CINCINNATI -- As a chemical leak from West Virginia inched along the Ohio River toward Cincinnati this week, city officials announced plans to keep drinking water safe while local ecologists and water quality experts offered more questions than answers.
Tuesday night at about 11:30 p.m., Cincinnati Water Works spokesperson Michelle Ralston said no chemicals were detected in the water. The liquid chemical was expected to pass the city’s largest water intake facility at about 9 p.m. Tuesday but ran late and is now expected in the area Wednesday morning.
Mayor John Cranley and city officials said Monday that access to safe drinking water is their top priority.
Cincinnati Water Works shut off valves that carry Ohio River water into the system at 11:45 p.m. Tuesday and will use reserves as well as water from upstream of the Ohio until officials deem the water safe from the chemical, Crude MCHM, or mostly 4-Methylcyclohexanemethanol .
Crude MCHM, which few scientists were familiar with before the discovery of the spill last week, cleans impurities like sulfur and other pollutants from coal during its processing. Its leak left hundreds of thousands of West Virginians without tap water and with lots of unanswered questions.
To date, most of the safety information about the chemical has come from its Material Safety Data Sheet , a mandatory form describing chemicals in workplaces. It outlines responses to exposure to concentrated amounts of the chemical while in a facility. It does not address responses to the chemical in relation to the natural world.
“We don’t have good environmental effects data on it,” said Jerry Schulte, manager of source water protection and emergency response for the Ohio River Valley Water Sanitation Commission (ORSANCO). “We really don’t know what the effects are going to be.”
For now, Schulte’s priority is monitoring the progress of the leak and measuring just how much of the chemical remains in the water.
“We have two crews out on the Ohio River,” he said, "one from the Kentucky Division of Water and one from the U.S. Coast Guard.”
"Moderate" To "Slightly" Toxic
As much as 5,000 gallons of Crude MCHM, leaked from a Freedom Industries storage tank and into the Elk River, then to the Kanawha River and eventually into the Ohio River.
Crude MCHM can be classified as either “moderately” or “slightly” toxic, according to different government agencies. It wasn’t until after the spill that the Centers for Disease Control established a “safe” limit for human consumption—1 particle of Crude MCHM per million particles of water. Think of it as 1 inch of exposure in 16 miles.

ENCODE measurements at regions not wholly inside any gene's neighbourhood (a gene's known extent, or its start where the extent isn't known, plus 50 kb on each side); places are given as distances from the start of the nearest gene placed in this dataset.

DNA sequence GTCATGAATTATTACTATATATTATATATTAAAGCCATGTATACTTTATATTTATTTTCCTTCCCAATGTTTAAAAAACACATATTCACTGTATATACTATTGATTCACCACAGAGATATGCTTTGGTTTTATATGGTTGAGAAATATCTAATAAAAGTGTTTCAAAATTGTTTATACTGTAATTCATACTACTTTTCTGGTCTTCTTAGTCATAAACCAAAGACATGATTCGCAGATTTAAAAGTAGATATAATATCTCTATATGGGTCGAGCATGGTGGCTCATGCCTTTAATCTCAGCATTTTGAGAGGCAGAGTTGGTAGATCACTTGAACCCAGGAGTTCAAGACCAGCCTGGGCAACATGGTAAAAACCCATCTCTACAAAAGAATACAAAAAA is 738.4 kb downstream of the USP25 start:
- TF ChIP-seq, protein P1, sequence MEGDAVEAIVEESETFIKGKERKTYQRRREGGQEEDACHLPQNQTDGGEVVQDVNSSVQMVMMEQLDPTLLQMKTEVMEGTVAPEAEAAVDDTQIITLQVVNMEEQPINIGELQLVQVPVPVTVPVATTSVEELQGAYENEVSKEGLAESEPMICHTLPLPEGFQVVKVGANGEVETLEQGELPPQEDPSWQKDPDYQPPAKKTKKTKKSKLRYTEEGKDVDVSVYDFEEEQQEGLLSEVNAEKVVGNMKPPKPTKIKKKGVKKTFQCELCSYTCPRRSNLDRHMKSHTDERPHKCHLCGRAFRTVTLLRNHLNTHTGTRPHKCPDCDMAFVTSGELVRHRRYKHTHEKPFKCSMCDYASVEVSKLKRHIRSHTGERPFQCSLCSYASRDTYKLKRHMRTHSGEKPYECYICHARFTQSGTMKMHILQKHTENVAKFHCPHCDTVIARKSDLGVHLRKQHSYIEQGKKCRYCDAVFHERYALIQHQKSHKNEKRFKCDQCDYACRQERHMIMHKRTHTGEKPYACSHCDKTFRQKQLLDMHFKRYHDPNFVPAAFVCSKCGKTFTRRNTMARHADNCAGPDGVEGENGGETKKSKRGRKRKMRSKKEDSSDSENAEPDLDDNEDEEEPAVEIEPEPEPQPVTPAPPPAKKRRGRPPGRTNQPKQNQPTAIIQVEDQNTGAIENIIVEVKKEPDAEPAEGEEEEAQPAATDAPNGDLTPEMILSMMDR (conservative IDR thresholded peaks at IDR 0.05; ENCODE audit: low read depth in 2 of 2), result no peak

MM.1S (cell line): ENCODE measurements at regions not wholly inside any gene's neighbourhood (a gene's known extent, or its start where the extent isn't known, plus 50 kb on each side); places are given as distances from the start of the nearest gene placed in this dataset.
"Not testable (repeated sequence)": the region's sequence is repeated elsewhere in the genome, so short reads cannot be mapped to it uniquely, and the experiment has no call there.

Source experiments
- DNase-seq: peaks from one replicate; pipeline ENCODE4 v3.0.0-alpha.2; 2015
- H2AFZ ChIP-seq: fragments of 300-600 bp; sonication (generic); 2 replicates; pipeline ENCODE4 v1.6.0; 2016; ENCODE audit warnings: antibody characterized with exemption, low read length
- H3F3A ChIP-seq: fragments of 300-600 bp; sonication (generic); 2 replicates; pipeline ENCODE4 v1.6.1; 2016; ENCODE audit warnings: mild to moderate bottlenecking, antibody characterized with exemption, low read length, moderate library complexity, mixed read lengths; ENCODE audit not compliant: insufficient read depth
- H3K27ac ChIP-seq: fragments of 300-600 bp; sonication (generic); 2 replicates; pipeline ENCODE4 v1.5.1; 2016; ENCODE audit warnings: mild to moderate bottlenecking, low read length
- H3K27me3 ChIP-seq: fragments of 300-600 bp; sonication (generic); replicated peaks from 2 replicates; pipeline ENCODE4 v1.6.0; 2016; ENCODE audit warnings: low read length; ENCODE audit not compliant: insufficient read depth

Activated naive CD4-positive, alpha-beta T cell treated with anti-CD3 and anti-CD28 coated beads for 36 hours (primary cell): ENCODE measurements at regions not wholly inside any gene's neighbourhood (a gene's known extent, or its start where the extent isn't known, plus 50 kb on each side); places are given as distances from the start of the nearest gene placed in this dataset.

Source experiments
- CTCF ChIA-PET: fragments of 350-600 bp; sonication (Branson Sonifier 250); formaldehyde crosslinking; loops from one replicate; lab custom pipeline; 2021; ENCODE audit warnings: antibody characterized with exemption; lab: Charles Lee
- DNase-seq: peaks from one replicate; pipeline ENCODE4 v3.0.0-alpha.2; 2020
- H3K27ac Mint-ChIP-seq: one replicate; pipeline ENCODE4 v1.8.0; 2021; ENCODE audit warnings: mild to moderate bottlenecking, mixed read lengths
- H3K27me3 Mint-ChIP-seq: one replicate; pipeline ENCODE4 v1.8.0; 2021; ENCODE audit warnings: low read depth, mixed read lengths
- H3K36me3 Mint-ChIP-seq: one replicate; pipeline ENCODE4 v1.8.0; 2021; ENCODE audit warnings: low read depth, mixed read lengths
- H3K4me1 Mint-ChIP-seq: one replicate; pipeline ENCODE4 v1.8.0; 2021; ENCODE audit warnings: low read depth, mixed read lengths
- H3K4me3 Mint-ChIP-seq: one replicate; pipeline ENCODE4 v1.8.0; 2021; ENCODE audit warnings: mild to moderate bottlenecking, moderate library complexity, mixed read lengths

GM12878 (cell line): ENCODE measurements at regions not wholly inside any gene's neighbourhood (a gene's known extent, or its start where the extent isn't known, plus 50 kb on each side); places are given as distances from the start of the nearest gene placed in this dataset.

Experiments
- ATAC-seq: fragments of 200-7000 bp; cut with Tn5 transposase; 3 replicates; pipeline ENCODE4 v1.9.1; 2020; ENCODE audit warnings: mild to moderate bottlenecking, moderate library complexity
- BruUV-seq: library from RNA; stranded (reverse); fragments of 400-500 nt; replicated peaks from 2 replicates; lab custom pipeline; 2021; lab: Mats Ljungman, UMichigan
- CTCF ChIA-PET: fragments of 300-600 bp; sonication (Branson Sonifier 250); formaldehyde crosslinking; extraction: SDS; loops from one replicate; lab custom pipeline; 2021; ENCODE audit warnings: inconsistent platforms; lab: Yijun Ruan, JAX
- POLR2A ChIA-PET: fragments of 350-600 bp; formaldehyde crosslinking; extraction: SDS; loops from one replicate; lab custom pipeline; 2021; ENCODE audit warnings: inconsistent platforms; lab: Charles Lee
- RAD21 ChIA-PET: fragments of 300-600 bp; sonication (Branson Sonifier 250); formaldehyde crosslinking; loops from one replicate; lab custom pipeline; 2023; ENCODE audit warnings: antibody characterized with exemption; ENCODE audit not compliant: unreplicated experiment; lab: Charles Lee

So far, results show far less than that amount further downstream from the leak. ORSANCO data showed up to 36 parts per billion (with a B) of Crude MCHM in the Ohio River at Huntington, W. Va., which sits about 150 miles upriver from Cincinnati, as of early Monday morning.
Still, observers at Greenup Lock and Dam, located closer to Cincinnati, smelled the chemical, described as like licorice, when it reached the site just before noon Monday. Results from water testing there are due from ORSANCO this morning.
“The unsettling thing is that even at levels far lower than what have been considered harmless, people can still smell it,” said ORSANCO Executive Director Peter Tennant. “If I turned on my tap and it smelled like licorice, I wouldn’t put that water through my coffee filter.”
In addition, some environmental experts dispute how officials arrived at the limit, and others wonder about the information not yet available about the consequences of exposure to Crude MCHM, even in a diluted form.
Does it cause cancer? Mutations? No one has studied its impact; so no one knows.
Impact Beyond Drinking Water
“There are possibilities for both short and long-term impacts,” said stream ecologist Jeremy M. Alberts, a doctoral student in the University of Cincinnati’s Biology Department, in an email. “I've read that the half-life MCHM is about two weeks in water, but nearly 140 days in sediments.”
Schulte said ORSANCO’s biological monitoring program will be able to measure potential impact on fish and bug populations in the wake of the spill, but not until examining populations and comparing totals across time. That process will start in the spring and continue through the summer. “We will be looking at our data,” he said.
Experts agree that while local drinking water remains protected, the ecology of and life in and around the Ohio River faces bigger unknowns.
“It's difficult to predict end results, especially given the lack of information regarding the volume of chemical that made its way into the river and how it behaved once it entered the water,” Alberts said.
“From a risk assessment perspective, this could, and probably
should, lead to discussions related to the storage and transport of hazardous materials in manners that might inadvertently compromise the systems upon which we rely.”